For the first time, an international collaboration of scientists has detected extremely high-energy gamma rays, the most powerful type of light, coming from the outermost regions of an unusual star system within our own galaxy. The source is microquasar SS 433, a black hole that gobbles up stuff from a nearby companion star and blasts out powerful jets of material. The team’s observations, described in the October 4 issue of the journal Nature, represent the most energetic radiation ever detected from a microquasar in our galaxy.
A unique high-speed camera, designed to capture the fleeting effects of gamma rays crashing into the Earth’s atmosphere, will soon be on its way from the University of Wisconsin–Madison to Arizona’s Mount Hopkins.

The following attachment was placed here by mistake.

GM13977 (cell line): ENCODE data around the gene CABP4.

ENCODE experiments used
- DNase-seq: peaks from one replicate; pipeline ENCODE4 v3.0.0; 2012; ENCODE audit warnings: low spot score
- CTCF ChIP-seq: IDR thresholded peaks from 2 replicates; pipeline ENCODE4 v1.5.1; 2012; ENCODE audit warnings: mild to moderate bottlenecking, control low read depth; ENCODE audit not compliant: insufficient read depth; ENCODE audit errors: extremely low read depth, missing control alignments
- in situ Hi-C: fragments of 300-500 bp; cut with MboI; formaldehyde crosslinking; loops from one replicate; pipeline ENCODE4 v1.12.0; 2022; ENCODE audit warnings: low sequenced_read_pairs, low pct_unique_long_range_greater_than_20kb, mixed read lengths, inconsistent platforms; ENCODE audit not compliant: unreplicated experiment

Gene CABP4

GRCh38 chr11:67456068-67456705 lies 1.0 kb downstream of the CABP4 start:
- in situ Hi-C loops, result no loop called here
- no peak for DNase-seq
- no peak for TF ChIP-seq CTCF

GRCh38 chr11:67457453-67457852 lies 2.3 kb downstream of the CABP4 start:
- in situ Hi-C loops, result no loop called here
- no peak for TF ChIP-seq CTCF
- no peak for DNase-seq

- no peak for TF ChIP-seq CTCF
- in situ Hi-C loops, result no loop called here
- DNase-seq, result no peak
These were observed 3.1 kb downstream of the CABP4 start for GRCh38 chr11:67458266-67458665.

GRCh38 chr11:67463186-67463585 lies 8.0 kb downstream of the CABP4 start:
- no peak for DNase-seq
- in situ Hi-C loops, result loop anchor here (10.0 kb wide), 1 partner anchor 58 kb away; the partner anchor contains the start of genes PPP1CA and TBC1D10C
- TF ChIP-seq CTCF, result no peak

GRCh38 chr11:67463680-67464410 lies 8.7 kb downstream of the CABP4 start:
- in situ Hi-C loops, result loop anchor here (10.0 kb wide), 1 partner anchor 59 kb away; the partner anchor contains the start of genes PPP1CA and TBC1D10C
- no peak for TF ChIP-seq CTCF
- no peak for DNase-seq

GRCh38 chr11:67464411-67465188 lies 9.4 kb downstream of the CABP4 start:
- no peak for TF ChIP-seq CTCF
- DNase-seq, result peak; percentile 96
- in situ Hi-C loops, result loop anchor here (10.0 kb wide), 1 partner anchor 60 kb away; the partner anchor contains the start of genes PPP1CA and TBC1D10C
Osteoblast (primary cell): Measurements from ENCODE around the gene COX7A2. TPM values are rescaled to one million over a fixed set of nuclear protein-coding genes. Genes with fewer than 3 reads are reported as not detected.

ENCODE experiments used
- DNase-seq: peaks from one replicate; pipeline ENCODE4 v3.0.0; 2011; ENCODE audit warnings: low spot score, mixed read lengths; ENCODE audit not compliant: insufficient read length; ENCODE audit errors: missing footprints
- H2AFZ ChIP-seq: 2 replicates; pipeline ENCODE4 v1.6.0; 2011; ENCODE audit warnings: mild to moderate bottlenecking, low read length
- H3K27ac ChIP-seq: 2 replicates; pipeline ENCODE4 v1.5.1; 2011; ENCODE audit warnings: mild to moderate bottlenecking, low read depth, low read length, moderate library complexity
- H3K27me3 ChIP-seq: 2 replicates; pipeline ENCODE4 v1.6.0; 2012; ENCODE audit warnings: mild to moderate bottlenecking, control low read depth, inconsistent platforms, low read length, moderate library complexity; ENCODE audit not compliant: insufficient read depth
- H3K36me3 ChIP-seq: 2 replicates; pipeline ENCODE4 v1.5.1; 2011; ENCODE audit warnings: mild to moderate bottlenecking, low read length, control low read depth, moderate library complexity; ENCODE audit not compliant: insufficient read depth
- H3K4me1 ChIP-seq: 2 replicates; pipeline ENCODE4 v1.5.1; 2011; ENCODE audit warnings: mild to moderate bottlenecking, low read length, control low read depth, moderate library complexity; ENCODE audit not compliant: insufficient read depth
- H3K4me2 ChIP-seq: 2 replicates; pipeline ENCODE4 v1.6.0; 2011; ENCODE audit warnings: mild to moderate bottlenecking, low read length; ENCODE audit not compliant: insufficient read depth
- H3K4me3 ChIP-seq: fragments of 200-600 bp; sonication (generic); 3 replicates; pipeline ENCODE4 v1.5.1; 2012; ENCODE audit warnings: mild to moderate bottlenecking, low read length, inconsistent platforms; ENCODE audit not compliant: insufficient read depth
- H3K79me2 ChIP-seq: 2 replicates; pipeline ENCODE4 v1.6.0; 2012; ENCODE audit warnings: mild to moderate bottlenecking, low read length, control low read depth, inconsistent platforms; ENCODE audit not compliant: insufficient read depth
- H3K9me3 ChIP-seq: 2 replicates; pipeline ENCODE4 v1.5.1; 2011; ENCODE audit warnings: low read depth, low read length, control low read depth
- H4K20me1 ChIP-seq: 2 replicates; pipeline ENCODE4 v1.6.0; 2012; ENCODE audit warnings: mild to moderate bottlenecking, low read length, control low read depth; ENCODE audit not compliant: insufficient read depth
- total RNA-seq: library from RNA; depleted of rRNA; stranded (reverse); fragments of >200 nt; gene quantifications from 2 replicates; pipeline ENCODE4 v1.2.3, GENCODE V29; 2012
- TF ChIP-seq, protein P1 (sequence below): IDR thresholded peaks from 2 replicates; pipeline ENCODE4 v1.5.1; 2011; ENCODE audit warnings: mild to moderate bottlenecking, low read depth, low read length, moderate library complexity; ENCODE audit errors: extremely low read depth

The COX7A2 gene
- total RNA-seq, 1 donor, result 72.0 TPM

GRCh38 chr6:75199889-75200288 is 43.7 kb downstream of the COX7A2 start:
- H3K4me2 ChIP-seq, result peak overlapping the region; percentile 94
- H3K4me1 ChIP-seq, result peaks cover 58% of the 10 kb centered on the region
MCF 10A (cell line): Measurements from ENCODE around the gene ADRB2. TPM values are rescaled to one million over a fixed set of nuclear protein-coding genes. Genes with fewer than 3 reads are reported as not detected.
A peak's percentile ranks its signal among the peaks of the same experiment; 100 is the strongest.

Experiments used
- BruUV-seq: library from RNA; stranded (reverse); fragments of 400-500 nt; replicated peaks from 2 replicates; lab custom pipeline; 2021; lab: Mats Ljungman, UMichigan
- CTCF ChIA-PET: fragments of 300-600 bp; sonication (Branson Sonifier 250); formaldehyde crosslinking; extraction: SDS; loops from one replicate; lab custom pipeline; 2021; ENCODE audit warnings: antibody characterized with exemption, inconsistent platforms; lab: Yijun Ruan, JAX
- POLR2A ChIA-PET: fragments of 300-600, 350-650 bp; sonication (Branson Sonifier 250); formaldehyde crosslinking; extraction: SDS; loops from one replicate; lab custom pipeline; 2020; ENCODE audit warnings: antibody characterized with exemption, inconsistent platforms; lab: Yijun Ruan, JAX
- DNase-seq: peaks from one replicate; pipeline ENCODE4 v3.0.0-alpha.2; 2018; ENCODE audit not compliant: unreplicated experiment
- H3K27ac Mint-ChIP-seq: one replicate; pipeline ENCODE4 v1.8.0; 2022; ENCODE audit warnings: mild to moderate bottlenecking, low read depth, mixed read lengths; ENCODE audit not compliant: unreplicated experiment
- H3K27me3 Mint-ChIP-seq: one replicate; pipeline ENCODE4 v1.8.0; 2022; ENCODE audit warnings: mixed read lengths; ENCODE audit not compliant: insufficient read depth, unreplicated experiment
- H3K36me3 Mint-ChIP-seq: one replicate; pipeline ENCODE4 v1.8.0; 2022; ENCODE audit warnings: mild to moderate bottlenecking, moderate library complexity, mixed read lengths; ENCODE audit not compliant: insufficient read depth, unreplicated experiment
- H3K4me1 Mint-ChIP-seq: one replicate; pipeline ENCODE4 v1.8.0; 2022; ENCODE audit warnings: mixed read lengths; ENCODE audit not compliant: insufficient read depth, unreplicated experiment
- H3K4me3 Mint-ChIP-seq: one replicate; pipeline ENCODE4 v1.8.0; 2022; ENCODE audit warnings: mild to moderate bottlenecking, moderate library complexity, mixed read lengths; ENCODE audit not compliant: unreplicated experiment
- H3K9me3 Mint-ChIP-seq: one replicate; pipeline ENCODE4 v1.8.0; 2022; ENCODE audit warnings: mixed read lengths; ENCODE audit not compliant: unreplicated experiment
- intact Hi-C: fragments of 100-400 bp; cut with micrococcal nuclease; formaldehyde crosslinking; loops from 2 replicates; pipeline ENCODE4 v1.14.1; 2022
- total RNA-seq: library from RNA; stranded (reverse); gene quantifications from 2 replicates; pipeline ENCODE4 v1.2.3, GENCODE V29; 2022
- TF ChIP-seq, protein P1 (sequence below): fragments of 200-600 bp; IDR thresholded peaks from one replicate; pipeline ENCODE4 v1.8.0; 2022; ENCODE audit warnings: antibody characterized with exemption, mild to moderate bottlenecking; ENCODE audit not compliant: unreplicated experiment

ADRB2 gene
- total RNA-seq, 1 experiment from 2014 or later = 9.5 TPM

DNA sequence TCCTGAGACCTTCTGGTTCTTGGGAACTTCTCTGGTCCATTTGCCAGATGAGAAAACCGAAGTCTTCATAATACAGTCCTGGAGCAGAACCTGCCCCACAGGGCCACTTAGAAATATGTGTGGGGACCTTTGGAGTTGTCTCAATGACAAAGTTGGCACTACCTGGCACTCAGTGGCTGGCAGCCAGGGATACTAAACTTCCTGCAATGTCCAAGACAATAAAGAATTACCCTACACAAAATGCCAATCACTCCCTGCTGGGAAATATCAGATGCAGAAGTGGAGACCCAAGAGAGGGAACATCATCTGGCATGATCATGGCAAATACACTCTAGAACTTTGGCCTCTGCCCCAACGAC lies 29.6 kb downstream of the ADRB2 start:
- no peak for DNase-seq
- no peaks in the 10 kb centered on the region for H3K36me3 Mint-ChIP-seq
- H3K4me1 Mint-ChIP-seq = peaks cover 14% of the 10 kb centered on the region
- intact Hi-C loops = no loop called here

IceCube data are stubbornly showing us only a glimpse of the extreme universe at a time. Ever since the discovery of a flux of TeV-PeV astrophysical neutrinos, scientists have been studying various potential sources of these neutrinos, and little by little, learning details about the composition of the cosmic neutrino flux.
If learning that you can turn your smart phone into a cosmic-ray telescope was astonishing, you will be now stunned to read how you can use cosmic particles to peek into your phone and measure one of its components.
Results from several new analyses with partial IceCube configurations are being published these days. The IceCube Collaboration is using several independent methods to build a step-by-step probe for the existence of an astrophysical neutrino flux in all detection channels. Each result published so far strengthens the evidence for an astrophysical neutrino flux that was recently presented by the IceCube Collaboration in Science.